Children and young people ‘worried’ about their post-corona futures

Thousands of children and young people in Scotland say they are hugely worried about the impact of coronavirus on their futures, with mental health and well-being among their chief concerns.

They were responding to the Lockdown Survey by the Scottish Youth Parliament, which was open to every school pupil and student in the country, and asked them about their coronavirus concerns.

Over 2,400 took part in the survey, which showed that an overwhelming amount – some 96 per cent – worry about their future, with over three quarters (77 per cent) worried about their mental health and wellbeing. The findings also suggested that girls are doing less well in boys in several areas, including their general mood, boredom, being worried and the feeling that they lack ‘energy’.

‘Extremely concerned about their future’

While around 40 per cent said they were not confident about accessing information on mental health and wellbeing, the majority did know how to access information, advice and updates around lockdown. However, this is countered by the finding that 61 per cent don’t know where to access information on financial support, and this is at a time when almost three-quarters of young people are concerned about their financial situation. Around 42 per cent stated that they were extremely or moderately concerned about school, college and university closures, and respondents also expressed more concern regarding exams and coursework.

The results will help to support youth work organisations and practitioners. In addition, the Scottish Youth Parliament may use the results to inform its policy work and Young Scot may use results to help develop its services and digital information for young people.

Read the full Lockdown Lowdown survey here

The Children’s Parliament meanwhile recently closed its first survey gathering the views of eight to 14-year-olds living in Scotland and has published the Corona Times Journal which will help adults to understand the impact that the coronavirus is having on children’s lives. The journal is written by twelve Members of Children Parliament, aged between eight and 14 years old. The themes explored include learning at home and being online. The children also reflect on being bored, feeling good, and share some of their questions and worries.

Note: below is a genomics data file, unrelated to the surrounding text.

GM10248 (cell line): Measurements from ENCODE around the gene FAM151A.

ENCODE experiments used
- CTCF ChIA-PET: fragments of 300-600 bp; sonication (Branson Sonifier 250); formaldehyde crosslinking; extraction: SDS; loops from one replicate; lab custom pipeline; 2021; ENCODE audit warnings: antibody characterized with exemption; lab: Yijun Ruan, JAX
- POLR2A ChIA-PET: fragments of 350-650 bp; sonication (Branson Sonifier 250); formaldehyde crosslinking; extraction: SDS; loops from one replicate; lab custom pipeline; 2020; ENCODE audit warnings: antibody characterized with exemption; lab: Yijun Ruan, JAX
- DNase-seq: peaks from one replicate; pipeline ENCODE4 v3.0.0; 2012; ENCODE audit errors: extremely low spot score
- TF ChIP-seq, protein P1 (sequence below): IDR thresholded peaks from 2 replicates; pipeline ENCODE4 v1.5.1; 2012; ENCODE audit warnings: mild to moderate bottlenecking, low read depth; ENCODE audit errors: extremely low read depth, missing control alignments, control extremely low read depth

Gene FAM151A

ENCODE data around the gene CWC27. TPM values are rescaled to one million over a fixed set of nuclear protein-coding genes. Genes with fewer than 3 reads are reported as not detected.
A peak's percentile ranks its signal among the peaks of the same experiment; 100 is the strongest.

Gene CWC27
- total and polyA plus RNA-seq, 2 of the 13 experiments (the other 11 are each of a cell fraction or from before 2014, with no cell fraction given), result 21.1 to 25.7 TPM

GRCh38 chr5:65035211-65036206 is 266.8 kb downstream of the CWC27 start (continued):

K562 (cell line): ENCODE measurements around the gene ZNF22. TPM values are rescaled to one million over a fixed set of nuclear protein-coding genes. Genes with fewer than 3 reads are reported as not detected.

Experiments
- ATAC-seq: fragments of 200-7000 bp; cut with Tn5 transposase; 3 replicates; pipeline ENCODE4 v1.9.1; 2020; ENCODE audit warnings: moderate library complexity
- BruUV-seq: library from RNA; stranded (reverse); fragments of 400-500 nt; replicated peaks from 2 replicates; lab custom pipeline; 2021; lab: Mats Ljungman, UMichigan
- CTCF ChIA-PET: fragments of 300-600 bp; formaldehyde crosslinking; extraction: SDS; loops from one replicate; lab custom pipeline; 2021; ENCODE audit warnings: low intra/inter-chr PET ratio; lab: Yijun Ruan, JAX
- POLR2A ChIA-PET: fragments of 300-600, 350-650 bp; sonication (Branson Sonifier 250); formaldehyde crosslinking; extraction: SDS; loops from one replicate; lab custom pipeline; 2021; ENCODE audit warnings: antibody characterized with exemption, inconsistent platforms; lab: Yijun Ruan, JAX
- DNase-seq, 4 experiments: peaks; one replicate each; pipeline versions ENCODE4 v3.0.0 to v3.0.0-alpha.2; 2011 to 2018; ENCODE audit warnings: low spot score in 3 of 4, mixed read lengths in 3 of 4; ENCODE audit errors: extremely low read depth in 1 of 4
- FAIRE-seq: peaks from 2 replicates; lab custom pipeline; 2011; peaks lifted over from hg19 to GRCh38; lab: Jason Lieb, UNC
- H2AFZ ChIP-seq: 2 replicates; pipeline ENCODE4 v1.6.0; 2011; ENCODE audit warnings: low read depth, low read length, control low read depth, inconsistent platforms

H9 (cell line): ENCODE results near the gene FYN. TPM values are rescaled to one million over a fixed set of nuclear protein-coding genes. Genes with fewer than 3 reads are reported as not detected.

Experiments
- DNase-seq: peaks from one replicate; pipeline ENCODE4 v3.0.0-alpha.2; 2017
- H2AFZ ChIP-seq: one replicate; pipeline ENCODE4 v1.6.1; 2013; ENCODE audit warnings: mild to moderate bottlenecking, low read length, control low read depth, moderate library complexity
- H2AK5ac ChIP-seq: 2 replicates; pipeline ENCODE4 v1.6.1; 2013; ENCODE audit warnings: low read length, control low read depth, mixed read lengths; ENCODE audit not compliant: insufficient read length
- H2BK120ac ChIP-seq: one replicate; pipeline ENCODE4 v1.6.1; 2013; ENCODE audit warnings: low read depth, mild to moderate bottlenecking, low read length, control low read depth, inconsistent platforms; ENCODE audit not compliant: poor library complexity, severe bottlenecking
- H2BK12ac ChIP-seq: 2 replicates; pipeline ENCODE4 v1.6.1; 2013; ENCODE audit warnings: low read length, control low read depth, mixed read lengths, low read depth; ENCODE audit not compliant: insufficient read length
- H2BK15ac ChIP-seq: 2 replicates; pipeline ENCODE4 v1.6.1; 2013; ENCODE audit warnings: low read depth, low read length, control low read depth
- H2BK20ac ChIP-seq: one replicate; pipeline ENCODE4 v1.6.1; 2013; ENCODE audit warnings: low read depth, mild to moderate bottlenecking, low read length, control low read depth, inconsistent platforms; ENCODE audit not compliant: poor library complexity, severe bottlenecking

‘Children struggling with boredom and loneliness’

Almost 4,000 children participated in the Children’s Parliament survey, which found:

  • Most children are doing well, with the support of parents, carers, sisters and brothers and friends. Most children have an adult at home or outside the home they can go to with worries (although less so for boys compared to girls). Most children are safe at home.
  • There are indications that girls are doing less well than boys in a number of ways including their general mood, feeling bored, worries, feeling like they lack ‘energy’ and they are less likely to feel in current times that they will be okay.
  • There are indications that older children aged 12 to 14 are doing less well than younger children age 8 – 11 in a number of ways including loneliness, their general mood, feeling bored, being able to exercise, feeling they can express their opinions and less of a connection with family.
  • Some children are struggling with boredom, loneliness and a range of worries including about their own health and wellbeing and that of their family; Being indoors more and learning at home impacts on the physical and mental health of children. Some children feel like they lack energy or do not make healthy choices.
  • There are indications that children do not feel enough control over what they are learning or that they are not enjoying and worrying about learning at home, this is especially true for 12 to 14-year olds. 1 in 5 worry about their family having enough money.

The survey will be repeated every month, children aged 8-14 can take part in May’s Children’s Parliament survey here. Read the Children’s Parliament April 2020 survey results here 

Author: Simon Weedy

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